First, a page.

The Power of Emotional Intelligence in a Crisis
As we continue to navigate life in a pandemic, many of us are spending more time working in crisis communications mode. Through talking with my clients, I’m finding a trend – those with strong emotional intelligence are not only weathering the storm better, but also standing out from the crowd (in a good way).
Now here’s what’s interesting about emotional intelligence in a crisis. The people who exhibit this skill are not always the same people who have high emotional intelligence during times of non-crisis.
Why is this? Some people are better equipped to deal with a crisis based on their personality, experience (professional and personal), connection to the crisis, as well as personal circumstances (family, health, emotional and physical wellbeing).
Basically, some people are hardwired to thrive in a crisis while others fall apart. Often those who are successful leaders in a crisis also have higher emotional intelligence and aren’t afraid to lead with their heart.
Going beyond self
Why is this important? Individuals with high emotional intelligence are naturally tuned into the needs of others. They recognize that success is a team effort, and for the team to succeed, each member must have their individual needs met (remember Maslow’s hierarchy of needs).
By not only recognizing, but also acknowledging and supporting the needs of those around you, you are better able to identify issues and mitigate problems.
Let me give you an example. I remember one emergency I worked on. All the leaders were brought into the emergency centre. This is where we would get updates from staff, assess the current situation, and prepare our operational and communications response.
There were some strong personalities in the room. I walked in thinking there would be a power struggle.
It wasn’t the case. Some of the loudest voices shut down. They sat at the table saying little.
Looking back, I believe they were overwhelmed by all the information being thrown at them, along with the pressure to provide answers and guidance. It was too much.
I was aware that if something wasn’t done soon, we were at risk of having huge knowledge and leadership gaps at a crucial time.
And then something magical happened. A team member who often played a supporting role, stepped into the spotlight. As someone with high emotional intelligence, she recognized that people were struggling. Instead of focusing on the work, she took the time to address the individual and collective needs.
By pausing to take the pulse of the room and address these needs, she was able to turn the event around.
The first order of business was getting food. The crisis had hit around 4 pm, so no one had eaten supper. She realized part of the problem was linked to low blood sugar.
While everyone was hungry, no one wanted to ask for something to eat, afraid it would seem like they weren’t focused on their work. She assigned a staff member was assigned to bring in healthy food for the team (make sure it’s healthy to keep energy levels from crashing).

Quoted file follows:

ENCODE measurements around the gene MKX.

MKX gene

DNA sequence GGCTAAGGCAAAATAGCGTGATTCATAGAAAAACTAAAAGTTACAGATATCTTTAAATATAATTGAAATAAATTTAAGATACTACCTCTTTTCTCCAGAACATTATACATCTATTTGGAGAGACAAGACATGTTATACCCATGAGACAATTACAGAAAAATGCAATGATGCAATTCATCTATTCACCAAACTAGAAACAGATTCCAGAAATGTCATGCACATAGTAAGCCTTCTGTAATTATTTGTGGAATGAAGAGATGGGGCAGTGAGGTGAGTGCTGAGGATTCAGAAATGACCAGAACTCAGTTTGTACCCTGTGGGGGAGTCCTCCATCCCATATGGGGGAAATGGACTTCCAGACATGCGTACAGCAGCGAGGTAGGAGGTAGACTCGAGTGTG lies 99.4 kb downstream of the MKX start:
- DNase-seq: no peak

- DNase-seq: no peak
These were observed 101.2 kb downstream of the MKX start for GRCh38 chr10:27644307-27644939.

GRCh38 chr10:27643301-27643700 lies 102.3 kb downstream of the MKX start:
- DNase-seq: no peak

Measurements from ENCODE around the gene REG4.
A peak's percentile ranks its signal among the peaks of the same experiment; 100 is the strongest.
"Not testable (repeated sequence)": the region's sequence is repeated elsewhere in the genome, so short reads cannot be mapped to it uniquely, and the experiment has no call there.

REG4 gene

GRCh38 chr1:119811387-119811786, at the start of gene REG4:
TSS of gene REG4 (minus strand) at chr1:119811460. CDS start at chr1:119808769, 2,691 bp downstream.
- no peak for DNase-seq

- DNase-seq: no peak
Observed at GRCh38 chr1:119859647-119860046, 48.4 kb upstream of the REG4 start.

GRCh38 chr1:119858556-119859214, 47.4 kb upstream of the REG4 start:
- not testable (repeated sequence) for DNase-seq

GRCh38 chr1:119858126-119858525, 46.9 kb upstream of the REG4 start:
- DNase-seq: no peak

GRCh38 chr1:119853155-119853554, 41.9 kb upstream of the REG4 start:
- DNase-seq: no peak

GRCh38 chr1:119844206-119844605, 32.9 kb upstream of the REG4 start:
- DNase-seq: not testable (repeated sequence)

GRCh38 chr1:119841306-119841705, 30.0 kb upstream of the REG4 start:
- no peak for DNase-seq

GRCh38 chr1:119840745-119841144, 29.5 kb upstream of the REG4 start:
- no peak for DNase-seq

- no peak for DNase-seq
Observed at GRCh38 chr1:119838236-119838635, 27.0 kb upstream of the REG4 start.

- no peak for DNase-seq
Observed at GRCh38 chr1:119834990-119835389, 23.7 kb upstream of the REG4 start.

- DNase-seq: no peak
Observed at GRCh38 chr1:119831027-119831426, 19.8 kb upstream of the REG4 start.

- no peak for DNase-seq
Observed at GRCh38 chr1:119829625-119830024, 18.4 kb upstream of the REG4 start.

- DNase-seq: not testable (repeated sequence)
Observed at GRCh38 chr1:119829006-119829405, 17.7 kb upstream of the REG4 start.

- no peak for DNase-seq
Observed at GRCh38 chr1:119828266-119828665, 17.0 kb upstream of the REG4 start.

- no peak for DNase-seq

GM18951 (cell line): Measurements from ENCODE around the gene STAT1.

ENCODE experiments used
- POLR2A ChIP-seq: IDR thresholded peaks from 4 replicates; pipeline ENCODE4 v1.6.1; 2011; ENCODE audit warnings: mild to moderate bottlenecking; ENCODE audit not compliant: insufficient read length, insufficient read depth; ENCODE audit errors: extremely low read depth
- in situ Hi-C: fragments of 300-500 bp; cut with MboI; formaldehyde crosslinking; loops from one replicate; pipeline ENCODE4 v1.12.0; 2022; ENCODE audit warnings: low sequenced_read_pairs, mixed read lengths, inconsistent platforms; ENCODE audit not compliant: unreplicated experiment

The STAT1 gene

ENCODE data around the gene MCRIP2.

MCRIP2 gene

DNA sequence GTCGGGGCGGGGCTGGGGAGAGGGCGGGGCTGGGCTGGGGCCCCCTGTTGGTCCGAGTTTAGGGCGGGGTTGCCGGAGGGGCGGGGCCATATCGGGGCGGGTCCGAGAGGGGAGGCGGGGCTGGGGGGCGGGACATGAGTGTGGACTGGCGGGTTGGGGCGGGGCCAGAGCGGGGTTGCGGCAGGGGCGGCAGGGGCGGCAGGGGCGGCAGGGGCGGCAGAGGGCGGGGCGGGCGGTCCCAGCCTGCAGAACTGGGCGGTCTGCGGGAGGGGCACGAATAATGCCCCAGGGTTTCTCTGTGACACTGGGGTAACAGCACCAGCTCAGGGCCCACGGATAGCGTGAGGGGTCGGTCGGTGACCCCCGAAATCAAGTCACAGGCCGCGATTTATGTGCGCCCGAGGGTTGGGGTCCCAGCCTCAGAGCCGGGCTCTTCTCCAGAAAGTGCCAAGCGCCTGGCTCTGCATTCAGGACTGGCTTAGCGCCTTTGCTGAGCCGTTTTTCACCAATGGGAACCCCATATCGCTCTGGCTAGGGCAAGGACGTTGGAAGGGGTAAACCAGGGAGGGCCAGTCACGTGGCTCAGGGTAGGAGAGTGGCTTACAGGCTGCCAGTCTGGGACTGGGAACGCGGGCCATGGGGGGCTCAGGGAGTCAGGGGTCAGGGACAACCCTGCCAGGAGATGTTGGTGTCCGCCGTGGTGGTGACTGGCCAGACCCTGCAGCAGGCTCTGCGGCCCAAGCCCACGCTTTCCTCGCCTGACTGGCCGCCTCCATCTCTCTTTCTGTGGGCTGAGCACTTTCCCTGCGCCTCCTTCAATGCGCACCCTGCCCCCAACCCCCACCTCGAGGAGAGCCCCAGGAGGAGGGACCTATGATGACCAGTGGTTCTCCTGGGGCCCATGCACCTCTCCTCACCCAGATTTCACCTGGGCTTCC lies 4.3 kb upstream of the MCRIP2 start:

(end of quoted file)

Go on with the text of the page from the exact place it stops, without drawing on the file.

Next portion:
She then identified and set aside designated quiet spaces. Spaces for quiet reflection, a place to cry, or just escape the noise. These spaces were secluded to ensure privacy was maintained.
Finally, she talked to the team as a whole, stating some of the emotions she was feeling and how she was coping. She was open and vulnerable. It was through this vulnerability that some of the shoulders dropped and faces relaxed around the room.
She gave people permission to be overwhelmed, afraid, frustrated, angry and all the other emotions they were feeling. By knowing they weren’t alone, they were able to ask for the help they needed (which was a new experience for some) or step out of the room to regroup.
While these may seem like small or obvious steps, they are often overlooked in a crisis.
Too often we are focused on the doing not the being.
The work will always be there, but if people do not have their needs met or feel supported, they will not have the capacity to do the work. Everyone suffers.
When I conduct crisis communications training, I always recommend organizations identify and have conversations with team members who have high emotional intelligence. Ask them to tap into this valued skill, and watch over the team as they respond to a crisis.
While some organization may assign this role to their risk manager, I’ve found this person may be more focused on policies, procedures and legal requirements versus the personal element.
By giving someone permission to use their gifts to identify and voice the individual and collective needs of the team, everyone benefits.
This is true for teams of 2 people to 200 people.
Having emotional support is crucial to responding to and recovering from a crisis.
Know your strengths
In the scenario above, where do you fit in? Are you comfortable stating your needs or do you keep quiet? Do you take the time to check in on those around you or have know someone who could fill this role?
We all fit into one of these categories, and that’s okay. What’s important is you identify the team member who will tap into their emotional intelligence during a crisis. Give them permission to use it to help others.
Also, think about your own emotional intelligence. How can you use it not only during the crisis stage, but also recovery? If this isn’t your area of strength, who on your team can support you?
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